Setting long-term professional goals is essential to advancing your career and feeling fulfilled by your job. Your career is a constant and evolving process of learning, risk taking, evaluation, and planning— and movement can be inevitable. It’s important to maintain your value throughout the journey of your career with successful goal setting and achievement. During this webinar, Betsy Hagan, an instructor at the Wisconsin School of Business Center for Professional & Executive Development, examines both the opportunities and barriers associated with three common career routes: occupational, organizational, and boundary-crossing.
Occupational career routes are clearly defined by requirements or professional standards that one has to meet to advance. This career path is often fulfilling, but there are many barriers. There are times when you won’t be in control of how you move up in this kind of career path. Other deterrents may include a certain level of performance, the money required to achieve these careers, and the willingness to put in the effort.
Organizational career routes are based on the kind of organization you wish to be in. Valuing an organization’s mission can influence your decision to stay there. For example, a medical sales professional may want to stay in that field based on how the products they support positively affect the medical field and contribute to world health. In organizational career routes, you can find new opportunities based on expertise, but the drive is more focused on the organization. A barrier in this career route can be the limited number of available roles in any given organization. The roles you’re looking for and qualified to fulfill won’t always be available. Unfortunately, organizational politics can also play a role in how you advance.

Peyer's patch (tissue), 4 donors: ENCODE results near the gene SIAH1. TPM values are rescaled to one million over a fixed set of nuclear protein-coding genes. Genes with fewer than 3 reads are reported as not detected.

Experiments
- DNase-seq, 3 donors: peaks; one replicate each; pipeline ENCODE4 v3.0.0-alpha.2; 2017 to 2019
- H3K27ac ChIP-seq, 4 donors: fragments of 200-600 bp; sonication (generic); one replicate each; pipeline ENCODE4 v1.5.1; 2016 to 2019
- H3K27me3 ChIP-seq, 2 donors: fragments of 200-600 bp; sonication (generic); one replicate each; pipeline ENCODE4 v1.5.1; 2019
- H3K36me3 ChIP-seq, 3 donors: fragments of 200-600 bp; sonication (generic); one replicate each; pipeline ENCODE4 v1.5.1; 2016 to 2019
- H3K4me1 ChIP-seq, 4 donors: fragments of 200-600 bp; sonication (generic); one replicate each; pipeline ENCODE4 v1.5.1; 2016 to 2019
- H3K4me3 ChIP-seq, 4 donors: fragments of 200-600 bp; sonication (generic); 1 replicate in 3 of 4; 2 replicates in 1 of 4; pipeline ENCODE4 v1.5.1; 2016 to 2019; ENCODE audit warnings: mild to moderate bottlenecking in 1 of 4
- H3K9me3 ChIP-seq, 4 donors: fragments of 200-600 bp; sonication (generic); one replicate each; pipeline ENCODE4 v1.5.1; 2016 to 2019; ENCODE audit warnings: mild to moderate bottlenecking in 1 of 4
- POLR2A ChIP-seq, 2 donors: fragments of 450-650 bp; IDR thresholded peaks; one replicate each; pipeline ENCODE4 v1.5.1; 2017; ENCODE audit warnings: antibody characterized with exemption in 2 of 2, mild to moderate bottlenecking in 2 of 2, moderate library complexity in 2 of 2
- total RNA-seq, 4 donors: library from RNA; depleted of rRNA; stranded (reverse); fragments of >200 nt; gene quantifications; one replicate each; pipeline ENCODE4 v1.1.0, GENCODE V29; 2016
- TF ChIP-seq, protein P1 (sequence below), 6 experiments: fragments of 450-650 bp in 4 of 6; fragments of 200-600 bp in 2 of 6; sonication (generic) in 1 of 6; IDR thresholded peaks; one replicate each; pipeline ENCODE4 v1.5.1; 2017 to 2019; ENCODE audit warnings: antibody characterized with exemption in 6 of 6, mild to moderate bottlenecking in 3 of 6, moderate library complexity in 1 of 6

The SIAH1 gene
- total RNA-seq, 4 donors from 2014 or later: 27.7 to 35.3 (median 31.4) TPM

Entrepreneurial or Boundary-Crossing
Entrepreneurial or “boundary-crossing” career routes are not defined by a single employment setting. Individuals interested in taking this route are looking to apply their skills in multiple ways. This could mean hiring yourself out freelance, or starting your own business. Before moving to this route, ask yourself whether it is better to be less attached to an industry or organization. During “the great resignation,” this is an option that more people are starting to explore. Boundaries include giving up a fair amount of security. This career route may mean less consistency in work, and it doesn’t come with the benefits that many organizational or occupational careers do.
It’s important to remember that ascent isn’t the only direction to go when changing career paths. The idea that “up” is the only direction is usually rooted in the idea of growing compensation. There is some truth to that, but try to look at career movement as a lattice rather than a ladder. Hagan is an independent consultant specializing in organizational effectiveness and talent development. She is an instructor at the Wisconsin School of Business Center for Professional & Executive Development. Her background includes 15 years of senior leadership experience in corporate human resources and program management with Hewitt Associates LLC, a $3 billion HR consulting and outsourcing company located in Lincolnshire, Illinois.